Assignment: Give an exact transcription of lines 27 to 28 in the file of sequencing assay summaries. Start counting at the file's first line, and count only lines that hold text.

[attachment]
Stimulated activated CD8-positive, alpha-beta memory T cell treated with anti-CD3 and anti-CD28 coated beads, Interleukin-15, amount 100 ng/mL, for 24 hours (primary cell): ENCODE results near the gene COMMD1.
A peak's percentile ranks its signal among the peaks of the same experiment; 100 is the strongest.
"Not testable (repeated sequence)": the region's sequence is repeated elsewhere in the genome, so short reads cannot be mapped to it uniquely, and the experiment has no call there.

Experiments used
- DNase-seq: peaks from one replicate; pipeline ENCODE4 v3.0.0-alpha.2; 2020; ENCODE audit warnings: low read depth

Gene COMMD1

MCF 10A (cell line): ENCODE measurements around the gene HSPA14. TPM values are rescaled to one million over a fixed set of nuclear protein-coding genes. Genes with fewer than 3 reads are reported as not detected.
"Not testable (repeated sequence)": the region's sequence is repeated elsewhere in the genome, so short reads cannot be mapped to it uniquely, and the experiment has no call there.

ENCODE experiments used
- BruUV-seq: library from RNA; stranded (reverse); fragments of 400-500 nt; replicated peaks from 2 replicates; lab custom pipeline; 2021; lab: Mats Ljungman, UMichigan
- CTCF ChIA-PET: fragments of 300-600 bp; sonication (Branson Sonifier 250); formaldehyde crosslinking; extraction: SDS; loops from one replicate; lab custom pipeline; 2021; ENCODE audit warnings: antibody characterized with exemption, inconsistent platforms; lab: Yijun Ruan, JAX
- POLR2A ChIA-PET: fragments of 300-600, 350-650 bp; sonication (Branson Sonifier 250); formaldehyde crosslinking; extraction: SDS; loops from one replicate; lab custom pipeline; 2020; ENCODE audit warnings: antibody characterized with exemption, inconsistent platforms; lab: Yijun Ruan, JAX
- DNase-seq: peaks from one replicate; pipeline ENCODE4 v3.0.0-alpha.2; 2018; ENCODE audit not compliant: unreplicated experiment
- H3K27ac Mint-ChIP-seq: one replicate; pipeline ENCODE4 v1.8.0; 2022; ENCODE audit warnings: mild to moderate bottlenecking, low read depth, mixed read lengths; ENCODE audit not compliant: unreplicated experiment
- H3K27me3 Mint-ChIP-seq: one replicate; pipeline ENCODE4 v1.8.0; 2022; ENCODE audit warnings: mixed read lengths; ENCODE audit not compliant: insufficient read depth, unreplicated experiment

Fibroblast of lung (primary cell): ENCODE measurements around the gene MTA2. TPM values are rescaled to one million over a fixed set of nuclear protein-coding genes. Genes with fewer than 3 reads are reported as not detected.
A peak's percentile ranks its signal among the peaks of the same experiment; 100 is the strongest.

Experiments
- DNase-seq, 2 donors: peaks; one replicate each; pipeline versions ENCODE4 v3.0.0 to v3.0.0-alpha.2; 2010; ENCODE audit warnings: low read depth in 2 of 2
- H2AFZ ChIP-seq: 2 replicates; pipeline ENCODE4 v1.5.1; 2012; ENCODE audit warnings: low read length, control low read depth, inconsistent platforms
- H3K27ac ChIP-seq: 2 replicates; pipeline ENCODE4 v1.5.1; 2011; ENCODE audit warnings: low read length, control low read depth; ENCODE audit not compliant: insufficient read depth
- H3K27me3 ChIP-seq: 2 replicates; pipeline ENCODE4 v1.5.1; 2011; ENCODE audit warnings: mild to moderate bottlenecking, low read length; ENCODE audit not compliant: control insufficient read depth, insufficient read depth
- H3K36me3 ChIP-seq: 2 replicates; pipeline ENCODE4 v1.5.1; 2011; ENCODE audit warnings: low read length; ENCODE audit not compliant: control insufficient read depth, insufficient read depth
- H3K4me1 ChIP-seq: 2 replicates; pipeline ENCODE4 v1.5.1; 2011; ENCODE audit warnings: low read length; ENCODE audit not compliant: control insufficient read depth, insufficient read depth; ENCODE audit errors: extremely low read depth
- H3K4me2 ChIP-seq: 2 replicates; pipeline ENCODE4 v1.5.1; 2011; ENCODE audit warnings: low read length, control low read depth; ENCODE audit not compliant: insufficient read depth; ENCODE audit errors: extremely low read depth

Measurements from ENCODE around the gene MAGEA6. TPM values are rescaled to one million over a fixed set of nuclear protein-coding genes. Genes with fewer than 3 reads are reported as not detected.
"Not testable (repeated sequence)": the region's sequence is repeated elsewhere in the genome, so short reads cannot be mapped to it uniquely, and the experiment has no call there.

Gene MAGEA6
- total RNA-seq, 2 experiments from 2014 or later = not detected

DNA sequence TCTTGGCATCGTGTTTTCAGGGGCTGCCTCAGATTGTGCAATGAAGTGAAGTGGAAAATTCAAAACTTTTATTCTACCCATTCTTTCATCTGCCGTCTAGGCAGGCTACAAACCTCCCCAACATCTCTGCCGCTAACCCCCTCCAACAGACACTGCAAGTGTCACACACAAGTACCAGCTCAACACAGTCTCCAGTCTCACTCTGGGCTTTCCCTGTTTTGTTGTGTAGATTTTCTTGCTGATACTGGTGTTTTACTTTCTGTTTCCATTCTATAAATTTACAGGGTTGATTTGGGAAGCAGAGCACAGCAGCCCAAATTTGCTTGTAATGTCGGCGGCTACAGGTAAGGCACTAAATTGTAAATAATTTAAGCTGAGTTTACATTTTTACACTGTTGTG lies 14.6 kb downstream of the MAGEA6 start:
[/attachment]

"Not testable (repeated sequence)": the region's sequence is repeated elsewhere in the genome, so short reads cannot be mapped to it uniquely, and the experiment has no call there.

Gene MAGEA6